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Several contemporary thinkers have responded to the question of the lim-its of forgiveness. Jankelevitch and Primo Levi have both aﬃrmed the im-possibility of forgiving those who do not ask for forgiveness. Arendt talkedof the impossibility of forgiving radical evil; and more recently Derridahas written of the impossibility of pure forgiveness tout court....
Part III: Thematic Analyses
Chapter 13: Evolutionary Ethics
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The Origin of Species introduced a mode of thinking that in the end was bound to transform the logic of knowledge, and hence theDarwin’s theory has no more to do with philosophy than any otherOne’s only owned by naturel rejection. Charley, you’re my darwing. Evolution is the prevailing paradigm for today’s understanding of human...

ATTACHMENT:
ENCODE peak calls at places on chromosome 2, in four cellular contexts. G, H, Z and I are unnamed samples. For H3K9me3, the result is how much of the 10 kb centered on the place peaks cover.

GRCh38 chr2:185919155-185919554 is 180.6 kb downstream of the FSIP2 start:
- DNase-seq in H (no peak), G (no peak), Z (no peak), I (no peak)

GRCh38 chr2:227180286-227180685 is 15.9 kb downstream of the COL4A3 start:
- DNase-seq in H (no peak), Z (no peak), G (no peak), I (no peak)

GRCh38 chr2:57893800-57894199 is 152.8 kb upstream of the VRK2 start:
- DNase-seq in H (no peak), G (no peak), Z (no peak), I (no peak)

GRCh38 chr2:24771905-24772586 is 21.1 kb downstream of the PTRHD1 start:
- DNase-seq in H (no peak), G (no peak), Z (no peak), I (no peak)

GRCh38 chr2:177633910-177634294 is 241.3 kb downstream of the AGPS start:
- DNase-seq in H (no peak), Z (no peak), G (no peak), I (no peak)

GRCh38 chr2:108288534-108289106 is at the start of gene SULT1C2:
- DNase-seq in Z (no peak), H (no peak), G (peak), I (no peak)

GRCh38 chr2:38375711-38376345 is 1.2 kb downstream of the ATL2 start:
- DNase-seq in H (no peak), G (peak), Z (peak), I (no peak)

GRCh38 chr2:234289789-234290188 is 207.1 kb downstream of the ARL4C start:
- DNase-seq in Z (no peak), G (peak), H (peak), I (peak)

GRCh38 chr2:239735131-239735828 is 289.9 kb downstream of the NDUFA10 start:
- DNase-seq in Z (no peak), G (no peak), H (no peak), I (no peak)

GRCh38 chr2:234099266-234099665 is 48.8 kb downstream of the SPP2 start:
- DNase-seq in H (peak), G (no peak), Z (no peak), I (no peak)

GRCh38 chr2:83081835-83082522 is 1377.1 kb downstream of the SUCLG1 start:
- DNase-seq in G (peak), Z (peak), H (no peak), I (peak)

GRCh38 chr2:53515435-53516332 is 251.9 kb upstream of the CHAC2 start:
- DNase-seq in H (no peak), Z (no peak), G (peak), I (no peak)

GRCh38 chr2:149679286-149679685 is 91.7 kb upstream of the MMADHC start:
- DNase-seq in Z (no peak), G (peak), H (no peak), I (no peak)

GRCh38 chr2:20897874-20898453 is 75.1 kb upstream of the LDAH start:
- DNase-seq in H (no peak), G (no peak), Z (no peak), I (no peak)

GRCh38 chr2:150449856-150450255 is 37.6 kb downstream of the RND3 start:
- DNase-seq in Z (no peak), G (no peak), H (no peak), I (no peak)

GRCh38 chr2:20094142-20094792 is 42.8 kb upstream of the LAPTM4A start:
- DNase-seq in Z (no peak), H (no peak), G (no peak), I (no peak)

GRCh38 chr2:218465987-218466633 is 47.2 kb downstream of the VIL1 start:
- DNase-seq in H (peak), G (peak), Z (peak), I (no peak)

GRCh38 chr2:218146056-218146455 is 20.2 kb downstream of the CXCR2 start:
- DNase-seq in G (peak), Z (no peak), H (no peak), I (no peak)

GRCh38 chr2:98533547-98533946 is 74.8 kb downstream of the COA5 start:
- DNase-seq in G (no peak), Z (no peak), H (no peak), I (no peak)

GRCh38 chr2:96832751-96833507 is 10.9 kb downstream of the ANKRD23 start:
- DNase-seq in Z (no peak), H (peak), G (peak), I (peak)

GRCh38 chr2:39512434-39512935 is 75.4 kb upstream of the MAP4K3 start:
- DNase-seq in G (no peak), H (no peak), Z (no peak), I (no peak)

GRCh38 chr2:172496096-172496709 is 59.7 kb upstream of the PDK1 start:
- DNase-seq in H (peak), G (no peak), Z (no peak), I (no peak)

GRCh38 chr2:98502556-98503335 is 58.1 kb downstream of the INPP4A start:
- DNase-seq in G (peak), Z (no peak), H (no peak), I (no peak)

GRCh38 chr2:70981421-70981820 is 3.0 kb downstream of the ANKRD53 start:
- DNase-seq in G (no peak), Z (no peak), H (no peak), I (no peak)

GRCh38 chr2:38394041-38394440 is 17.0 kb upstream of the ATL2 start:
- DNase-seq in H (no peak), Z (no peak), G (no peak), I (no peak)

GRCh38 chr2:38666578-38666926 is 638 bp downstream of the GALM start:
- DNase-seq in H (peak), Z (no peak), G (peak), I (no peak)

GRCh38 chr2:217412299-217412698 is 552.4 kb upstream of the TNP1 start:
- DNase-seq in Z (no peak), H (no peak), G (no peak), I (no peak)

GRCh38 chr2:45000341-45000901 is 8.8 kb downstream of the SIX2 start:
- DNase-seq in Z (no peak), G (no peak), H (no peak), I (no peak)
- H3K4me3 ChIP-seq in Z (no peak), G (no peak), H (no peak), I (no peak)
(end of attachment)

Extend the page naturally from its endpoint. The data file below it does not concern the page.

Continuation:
Chapter 14: The Social Epistemological Normalization of Contestable Narratives
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Consider what it is to share a culture. It is to share schemata which intelligible action by myself and are also means for my interpretation of the actions of others. My ability to understand what you are doingand my ability to act intelligibly (both to myself and to others) are oneAlasdair MacIntyre’s writings on narrative self-understanding—on...
Chapter 15: History, Fetishism, and Moral Change
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One of the most intriguing questions about morality, it seems to me, iswhat happens when it changes. What happens, for example, when the sub-ordination of women to men, or their exclusion from higher educationor the professions, ceases to seem innocuous or natural and starts to beregarded as a grotesque abuse? Or when corporal punishment goes out of...
Chapter 16: Relativism, Coherence, and the Problems of Philosophy